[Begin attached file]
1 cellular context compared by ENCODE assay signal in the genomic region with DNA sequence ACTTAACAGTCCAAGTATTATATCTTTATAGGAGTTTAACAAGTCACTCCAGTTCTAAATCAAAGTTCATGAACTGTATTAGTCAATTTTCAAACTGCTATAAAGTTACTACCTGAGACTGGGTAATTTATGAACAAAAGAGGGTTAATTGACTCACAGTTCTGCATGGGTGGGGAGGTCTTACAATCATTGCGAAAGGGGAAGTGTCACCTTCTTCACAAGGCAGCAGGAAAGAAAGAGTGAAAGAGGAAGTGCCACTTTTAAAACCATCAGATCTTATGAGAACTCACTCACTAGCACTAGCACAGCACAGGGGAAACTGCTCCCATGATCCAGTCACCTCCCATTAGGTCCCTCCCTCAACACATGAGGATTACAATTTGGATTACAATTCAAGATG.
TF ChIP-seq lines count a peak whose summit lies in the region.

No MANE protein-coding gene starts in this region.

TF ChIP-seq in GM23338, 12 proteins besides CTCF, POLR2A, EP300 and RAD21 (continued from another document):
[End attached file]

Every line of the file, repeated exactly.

1 cellular context compared by ENCODE assay signal in the genomic region with DNA sequence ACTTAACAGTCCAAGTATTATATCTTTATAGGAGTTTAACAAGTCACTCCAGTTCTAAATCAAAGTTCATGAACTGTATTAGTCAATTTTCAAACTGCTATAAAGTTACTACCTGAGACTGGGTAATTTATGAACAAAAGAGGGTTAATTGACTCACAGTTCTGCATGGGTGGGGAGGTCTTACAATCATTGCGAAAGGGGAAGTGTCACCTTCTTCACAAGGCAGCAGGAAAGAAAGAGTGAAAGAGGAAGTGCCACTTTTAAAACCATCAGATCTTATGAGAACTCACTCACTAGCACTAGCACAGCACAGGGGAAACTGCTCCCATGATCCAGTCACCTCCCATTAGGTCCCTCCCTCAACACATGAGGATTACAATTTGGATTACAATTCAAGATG.
TF ChIP-seq lines count a peak whose summit lies in the region.

No MANE protein-coding gene starts in this region.

TF ChIP-seq in GM23338, 12 proteins besides CTCF, POLR2A, EP300 and RAD21 (continued from another document):